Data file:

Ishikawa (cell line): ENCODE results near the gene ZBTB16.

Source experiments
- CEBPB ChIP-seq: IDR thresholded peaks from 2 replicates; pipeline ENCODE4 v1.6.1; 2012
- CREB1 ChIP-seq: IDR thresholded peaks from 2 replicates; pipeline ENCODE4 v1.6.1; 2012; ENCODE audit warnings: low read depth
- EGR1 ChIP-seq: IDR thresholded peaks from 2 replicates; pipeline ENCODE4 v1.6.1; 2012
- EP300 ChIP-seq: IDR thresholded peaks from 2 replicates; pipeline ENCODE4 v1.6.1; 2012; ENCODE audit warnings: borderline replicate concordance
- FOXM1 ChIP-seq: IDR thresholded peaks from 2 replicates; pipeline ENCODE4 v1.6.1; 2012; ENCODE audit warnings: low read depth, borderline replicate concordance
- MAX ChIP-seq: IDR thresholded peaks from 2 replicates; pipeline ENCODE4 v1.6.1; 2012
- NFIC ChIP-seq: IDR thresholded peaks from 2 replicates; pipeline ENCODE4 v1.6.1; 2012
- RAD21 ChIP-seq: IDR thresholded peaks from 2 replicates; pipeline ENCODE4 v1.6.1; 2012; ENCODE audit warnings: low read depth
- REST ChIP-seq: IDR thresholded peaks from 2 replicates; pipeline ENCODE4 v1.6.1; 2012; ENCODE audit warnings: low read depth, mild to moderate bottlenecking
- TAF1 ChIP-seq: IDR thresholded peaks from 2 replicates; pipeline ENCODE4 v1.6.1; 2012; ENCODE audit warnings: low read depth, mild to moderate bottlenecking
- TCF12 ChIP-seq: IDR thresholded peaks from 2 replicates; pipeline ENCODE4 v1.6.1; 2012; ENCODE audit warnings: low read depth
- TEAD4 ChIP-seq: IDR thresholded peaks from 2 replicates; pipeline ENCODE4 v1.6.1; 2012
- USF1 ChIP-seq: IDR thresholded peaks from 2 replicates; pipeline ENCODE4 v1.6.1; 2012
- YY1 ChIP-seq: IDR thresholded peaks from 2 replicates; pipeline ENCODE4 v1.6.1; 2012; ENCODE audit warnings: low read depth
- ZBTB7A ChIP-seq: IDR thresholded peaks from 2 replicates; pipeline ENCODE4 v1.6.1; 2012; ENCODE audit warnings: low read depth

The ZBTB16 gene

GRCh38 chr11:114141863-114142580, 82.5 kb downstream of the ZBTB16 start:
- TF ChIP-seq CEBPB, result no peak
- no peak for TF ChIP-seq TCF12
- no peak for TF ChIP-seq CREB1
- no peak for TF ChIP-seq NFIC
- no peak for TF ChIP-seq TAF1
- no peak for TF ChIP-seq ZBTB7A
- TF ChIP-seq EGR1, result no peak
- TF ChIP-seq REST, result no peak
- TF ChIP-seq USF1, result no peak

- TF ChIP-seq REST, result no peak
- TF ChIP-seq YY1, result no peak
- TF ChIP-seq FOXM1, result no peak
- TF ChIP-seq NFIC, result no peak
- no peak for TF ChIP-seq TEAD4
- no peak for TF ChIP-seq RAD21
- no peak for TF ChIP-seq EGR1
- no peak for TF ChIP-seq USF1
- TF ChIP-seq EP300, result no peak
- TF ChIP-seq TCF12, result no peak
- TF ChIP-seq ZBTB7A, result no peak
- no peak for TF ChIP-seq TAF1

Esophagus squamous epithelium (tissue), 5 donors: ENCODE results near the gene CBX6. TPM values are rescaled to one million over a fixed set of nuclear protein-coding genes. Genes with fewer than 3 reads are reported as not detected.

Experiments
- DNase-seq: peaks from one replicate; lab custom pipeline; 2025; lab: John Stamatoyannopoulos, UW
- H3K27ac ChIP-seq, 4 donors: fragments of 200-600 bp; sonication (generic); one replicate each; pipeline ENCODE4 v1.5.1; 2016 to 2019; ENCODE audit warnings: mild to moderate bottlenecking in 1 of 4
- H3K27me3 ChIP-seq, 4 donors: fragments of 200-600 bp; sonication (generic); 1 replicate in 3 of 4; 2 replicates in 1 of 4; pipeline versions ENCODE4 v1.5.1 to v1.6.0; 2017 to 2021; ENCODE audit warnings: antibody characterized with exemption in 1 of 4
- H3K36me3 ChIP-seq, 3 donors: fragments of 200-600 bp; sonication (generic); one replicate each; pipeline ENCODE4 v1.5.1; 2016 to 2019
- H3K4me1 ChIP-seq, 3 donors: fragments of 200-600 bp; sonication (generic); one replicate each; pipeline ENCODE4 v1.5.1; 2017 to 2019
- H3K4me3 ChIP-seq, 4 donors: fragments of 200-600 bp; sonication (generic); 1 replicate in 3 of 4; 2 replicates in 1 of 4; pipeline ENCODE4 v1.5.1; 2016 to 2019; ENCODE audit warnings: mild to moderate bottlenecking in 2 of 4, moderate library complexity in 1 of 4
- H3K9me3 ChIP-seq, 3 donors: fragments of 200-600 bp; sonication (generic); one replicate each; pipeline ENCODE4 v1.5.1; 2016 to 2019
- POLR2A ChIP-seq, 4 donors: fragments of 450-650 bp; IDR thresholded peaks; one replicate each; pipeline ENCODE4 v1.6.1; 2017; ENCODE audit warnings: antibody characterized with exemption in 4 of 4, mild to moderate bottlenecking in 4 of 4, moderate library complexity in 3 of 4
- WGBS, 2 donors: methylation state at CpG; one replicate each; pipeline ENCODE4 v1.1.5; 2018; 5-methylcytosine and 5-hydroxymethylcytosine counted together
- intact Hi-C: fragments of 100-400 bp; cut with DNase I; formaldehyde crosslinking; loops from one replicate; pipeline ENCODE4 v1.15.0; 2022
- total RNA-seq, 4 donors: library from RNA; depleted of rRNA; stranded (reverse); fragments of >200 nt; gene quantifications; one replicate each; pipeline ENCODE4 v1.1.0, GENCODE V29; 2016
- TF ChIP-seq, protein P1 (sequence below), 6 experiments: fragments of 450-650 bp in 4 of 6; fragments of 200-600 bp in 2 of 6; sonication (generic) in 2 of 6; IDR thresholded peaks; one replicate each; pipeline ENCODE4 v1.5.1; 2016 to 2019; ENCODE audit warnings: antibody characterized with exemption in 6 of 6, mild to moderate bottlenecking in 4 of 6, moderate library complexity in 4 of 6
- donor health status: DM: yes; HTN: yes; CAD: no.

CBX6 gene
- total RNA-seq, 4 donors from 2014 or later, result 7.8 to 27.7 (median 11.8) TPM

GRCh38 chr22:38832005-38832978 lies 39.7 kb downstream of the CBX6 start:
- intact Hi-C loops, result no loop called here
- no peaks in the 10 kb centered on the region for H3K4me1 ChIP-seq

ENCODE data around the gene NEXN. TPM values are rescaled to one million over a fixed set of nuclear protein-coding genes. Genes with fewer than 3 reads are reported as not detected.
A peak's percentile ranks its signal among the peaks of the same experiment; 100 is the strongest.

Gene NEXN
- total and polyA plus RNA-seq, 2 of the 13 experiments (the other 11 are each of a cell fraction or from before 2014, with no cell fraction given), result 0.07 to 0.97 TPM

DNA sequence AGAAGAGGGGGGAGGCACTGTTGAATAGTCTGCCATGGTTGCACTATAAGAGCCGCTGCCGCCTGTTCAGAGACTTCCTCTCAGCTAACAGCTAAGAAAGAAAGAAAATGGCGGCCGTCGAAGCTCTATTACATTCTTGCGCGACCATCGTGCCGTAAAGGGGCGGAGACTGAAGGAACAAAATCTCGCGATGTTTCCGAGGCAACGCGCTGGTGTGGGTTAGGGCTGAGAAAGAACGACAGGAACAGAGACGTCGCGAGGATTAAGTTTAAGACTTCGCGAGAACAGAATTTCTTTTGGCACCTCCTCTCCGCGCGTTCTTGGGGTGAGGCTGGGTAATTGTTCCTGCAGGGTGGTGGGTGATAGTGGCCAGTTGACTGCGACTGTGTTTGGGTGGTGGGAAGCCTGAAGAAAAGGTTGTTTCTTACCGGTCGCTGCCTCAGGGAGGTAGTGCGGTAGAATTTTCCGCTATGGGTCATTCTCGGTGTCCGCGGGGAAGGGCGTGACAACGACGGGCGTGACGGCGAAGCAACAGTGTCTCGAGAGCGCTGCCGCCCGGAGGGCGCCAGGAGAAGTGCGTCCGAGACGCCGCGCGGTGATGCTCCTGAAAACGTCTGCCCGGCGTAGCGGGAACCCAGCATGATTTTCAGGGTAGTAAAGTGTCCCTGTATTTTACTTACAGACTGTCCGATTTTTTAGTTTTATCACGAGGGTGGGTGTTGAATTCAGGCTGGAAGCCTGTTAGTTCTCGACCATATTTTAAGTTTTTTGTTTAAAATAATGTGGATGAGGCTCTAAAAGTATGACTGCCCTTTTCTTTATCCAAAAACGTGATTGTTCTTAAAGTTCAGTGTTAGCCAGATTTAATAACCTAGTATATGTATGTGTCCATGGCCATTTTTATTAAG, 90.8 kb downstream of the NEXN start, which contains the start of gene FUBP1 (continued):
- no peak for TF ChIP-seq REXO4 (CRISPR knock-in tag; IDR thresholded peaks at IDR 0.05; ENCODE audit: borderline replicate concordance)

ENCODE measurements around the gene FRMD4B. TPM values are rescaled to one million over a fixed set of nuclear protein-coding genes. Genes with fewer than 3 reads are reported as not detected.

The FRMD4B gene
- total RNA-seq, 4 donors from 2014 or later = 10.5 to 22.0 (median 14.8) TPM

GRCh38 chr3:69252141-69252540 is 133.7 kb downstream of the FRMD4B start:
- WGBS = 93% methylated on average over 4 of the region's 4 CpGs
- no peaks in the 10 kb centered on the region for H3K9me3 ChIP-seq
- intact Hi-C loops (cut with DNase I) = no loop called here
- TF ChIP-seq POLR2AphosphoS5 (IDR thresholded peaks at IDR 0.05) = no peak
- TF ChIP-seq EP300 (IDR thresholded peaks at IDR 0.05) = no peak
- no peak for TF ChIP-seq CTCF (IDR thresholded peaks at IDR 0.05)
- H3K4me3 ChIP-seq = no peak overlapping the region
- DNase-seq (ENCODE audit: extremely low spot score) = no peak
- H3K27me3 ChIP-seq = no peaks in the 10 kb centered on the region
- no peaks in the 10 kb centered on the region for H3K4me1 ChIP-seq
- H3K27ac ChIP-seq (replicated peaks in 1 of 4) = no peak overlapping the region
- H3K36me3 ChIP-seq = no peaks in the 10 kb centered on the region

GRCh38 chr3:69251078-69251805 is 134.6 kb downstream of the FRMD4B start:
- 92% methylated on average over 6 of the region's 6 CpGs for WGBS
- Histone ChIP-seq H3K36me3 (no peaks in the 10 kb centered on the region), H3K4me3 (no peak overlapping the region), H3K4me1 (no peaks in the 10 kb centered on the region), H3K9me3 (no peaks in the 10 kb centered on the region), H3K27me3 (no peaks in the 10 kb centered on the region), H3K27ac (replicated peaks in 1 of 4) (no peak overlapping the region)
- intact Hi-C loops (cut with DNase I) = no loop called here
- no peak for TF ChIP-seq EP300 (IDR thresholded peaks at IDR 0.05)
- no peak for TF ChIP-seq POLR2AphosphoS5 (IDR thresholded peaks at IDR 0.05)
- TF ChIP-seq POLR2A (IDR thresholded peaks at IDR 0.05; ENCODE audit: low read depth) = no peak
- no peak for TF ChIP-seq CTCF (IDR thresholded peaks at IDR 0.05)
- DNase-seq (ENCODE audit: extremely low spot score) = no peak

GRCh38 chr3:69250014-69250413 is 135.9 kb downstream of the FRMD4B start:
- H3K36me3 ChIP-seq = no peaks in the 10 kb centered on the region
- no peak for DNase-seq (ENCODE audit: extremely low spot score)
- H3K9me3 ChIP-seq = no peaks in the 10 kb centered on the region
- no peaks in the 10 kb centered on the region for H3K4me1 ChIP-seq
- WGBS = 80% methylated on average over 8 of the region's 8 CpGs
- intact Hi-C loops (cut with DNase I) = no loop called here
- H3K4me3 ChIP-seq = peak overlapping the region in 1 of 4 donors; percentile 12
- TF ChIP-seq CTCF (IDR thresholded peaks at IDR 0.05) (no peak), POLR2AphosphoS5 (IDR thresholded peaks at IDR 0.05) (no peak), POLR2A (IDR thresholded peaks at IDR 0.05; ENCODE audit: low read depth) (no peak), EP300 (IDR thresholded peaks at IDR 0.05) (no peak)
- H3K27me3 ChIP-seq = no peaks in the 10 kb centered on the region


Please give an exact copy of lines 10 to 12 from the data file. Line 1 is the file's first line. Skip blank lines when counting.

- RAD21 ChIP-seq: IDR thresholded peaks from 2 replicates; pipeline ENCODE4 v1.6.1; 2012; ENCODE audit warnings: low read depth
- REST ChIP-seq: IDR thresholded peaks from 2 replicates; pipeline ENCODE4 v1.6.1; 2012; ENCODE audit warnings: low read depth, mild to moderate bottlenecking
- TAF1 ChIP-seq: IDR thresholded peaks from 2 replicates; pipeline ENCODE4 v1.6.1; 2012; ENCODE audit warnings: low read depth, mild to moderate bottlenecking